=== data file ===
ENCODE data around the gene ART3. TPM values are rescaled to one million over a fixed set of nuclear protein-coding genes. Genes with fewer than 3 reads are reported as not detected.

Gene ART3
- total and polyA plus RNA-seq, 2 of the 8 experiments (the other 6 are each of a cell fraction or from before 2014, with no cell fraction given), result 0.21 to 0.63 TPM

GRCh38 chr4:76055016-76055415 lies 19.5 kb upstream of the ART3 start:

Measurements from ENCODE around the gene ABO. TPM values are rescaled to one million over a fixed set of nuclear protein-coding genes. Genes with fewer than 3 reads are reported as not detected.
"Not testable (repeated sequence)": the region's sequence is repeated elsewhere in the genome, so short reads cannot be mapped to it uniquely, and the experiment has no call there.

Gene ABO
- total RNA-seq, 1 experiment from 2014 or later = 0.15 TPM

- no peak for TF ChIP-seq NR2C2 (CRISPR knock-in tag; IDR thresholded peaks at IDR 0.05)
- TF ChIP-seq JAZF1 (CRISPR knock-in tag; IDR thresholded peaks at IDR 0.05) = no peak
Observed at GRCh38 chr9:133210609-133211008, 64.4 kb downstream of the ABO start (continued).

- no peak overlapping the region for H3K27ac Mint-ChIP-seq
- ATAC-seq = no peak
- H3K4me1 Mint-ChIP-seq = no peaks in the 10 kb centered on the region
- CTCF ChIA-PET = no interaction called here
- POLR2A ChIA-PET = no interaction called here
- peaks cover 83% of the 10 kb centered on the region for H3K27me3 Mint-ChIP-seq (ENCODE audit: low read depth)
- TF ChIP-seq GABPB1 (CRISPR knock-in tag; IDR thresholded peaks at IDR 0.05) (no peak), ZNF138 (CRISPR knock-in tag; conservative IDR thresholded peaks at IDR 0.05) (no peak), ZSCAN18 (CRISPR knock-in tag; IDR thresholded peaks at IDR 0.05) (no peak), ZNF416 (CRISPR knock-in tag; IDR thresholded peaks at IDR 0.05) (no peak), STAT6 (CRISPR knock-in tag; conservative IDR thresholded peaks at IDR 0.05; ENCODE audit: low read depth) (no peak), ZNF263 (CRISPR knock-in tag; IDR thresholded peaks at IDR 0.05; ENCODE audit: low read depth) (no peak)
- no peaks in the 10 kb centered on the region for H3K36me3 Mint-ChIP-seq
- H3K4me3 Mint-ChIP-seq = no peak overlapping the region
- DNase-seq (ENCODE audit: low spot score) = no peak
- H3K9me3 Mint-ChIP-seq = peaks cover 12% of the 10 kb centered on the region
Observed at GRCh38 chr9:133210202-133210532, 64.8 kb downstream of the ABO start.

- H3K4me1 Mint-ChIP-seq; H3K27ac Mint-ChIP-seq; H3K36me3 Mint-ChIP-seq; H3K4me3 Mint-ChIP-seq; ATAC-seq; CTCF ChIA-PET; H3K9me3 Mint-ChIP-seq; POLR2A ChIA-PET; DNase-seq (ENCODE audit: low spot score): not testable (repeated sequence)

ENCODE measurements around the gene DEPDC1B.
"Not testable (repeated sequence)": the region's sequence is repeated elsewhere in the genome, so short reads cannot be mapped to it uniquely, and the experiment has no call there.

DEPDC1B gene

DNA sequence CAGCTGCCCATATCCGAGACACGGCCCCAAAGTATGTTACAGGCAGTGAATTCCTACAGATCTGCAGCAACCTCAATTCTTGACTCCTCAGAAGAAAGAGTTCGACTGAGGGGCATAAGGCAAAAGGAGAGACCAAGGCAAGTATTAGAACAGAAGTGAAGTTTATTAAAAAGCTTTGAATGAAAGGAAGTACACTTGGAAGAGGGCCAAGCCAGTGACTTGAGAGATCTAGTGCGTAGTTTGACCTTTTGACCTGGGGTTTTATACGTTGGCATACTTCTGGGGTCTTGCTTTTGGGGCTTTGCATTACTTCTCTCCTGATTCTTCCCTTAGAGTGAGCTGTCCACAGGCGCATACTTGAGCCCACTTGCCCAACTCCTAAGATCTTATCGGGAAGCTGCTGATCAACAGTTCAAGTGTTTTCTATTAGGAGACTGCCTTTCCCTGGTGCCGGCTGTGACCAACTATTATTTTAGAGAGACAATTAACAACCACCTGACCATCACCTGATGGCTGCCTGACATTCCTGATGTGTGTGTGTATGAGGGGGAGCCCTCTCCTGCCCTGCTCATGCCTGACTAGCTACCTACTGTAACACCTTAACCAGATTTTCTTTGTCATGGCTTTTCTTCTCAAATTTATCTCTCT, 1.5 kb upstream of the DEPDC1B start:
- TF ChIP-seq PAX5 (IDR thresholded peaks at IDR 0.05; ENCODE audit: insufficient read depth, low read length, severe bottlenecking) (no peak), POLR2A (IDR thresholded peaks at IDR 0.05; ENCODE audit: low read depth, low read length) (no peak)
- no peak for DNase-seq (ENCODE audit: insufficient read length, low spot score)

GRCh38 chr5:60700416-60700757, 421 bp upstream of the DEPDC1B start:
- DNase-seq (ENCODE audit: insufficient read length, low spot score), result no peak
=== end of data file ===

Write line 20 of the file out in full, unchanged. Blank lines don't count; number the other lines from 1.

- H3K4me3 Mint-ChIP-seq = no peak overlapping the region